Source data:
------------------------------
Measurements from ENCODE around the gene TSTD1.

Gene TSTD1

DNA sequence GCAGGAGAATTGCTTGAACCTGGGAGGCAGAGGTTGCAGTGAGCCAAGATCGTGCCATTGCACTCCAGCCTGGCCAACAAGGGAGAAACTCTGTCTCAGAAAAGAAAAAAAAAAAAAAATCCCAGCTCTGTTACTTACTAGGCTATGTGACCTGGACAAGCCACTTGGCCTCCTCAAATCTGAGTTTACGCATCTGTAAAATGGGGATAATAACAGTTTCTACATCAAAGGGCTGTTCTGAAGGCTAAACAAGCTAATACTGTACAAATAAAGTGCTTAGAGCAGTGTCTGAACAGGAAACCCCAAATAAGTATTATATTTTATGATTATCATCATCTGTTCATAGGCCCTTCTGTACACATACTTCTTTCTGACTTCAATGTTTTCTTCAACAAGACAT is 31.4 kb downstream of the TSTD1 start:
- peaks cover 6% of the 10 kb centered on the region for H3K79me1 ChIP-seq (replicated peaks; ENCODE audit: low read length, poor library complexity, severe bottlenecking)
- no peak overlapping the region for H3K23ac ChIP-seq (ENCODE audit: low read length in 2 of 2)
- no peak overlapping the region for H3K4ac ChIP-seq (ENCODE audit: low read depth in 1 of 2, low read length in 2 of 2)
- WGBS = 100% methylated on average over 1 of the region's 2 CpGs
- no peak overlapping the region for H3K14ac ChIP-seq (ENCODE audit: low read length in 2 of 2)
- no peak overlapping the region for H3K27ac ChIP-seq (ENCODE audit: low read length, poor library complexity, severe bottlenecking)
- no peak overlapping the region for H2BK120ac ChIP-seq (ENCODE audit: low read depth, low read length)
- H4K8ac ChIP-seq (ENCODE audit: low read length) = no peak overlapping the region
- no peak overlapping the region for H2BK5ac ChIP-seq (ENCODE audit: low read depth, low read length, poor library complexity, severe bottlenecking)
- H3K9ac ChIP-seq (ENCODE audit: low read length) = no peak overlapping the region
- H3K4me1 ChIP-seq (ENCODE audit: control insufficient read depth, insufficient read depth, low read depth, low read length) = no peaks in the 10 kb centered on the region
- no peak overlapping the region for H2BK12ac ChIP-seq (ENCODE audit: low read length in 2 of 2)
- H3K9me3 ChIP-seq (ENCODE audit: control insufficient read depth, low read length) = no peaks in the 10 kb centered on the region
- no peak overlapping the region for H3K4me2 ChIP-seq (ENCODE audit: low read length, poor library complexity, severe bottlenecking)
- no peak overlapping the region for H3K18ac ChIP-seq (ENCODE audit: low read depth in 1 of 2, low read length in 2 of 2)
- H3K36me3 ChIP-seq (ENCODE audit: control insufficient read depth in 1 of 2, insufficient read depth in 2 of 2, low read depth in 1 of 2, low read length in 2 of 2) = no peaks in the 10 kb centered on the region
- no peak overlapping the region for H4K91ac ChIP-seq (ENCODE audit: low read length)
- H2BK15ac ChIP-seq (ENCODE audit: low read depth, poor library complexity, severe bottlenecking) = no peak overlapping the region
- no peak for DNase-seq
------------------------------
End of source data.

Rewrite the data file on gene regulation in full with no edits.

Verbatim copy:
Measurements from ENCODE around the gene TSTD1.

Gene TSTD1

DNA sequence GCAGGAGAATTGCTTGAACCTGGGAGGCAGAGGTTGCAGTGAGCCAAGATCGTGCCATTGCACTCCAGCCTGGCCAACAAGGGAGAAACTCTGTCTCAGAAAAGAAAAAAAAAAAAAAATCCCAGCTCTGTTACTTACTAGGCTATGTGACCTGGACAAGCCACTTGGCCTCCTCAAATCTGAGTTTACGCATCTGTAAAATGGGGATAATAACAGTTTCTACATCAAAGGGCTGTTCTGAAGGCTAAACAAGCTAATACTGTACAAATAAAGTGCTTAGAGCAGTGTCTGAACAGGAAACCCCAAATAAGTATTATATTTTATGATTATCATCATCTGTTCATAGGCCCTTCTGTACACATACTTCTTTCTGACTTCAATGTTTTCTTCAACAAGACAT is 31.4 kb downstream of the TSTD1 start:
- peaks cover 6% of the 10 kb centered on the region for H3K79me1 ChIP-seq (replicated peaks; ENCODE audit: low read length, poor library complexity, severe bottlenecking)
- no peak overlapping the region for H3K23ac ChIP-seq (ENCODE audit: low read length in 2 of 2)
- no peak overlapping the region for H3K4ac ChIP-seq (ENCODE audit: low read depth in 1 of 2, low read length in 2 of 2)
- WGBS = 100% methylated on average over 1 of the region's 2 CpGs
- no peak overlapping the region for H3K14ac ChIP-seq (ENCODE audit: low read length in 2 of 2)
- no peak overlapping the region for H3K27ac ChIP-seq (ENCODE audit: low read length, poor library complexity, severe bottlenecking)
- no peak overlapping the region for H2BK120ac ChIP-seq (ENCODE audit: low read depth, low read length)
- H4K8ac ChIP-seq (ENCODE audit: low read length) = no peak overlapping the region
- no peak overlapping the region for H2BK5ac ChIP-seq (ENCODE audit: low read depth, low read length, poor library complexity, severe bottlenecking)
- H3K9ac ChIP-seq (ENCODE audit: low read length) = no peak overlapping the region
- H3K4me1 ChIP-seq (ENCODE audit: control insufficient read depth, insufficient read depth, low read depth, low read length) = no peaks in the 10 kb centered on the region
- no peak overlapping the region for H2BK12ac ChIP-seq (ENCODE audit: low read length in 2 of 2)
- H3K9me3 ChIP-seq (ENCODE audit: control insufficient read depth, low read length) = no peaks in the 10 kb centered on the region
- no peak overlapping the region for H3K4me2 ChIP-seq (ENCODE audit: low read length, poor library complexity, severe bottlenecking)
- no peak overlapping the region for H3K18ac ChIP-seq (ENCODE audit: low read depth in 1 of 2, low read length in 2 of 2)
- H3K36me3 ChIP-seq (ENCODE audit: control insufficient read depth in 1 of 2, insufficient read depth in 2 of 2, low read depth in 1 of 2, low read length in 2 of 2) = no peaks in the 10 kb centered on the region
- no peak overlapping the region for H4K91ac ChIP-seq (ENCODE audit: low read length)
- H2BK15ac ChIP-seq (ENCODE audit: low read depth, poor library complexity, severe bottlenecking) = no peak overlapping the region
- no peak for DNase-seq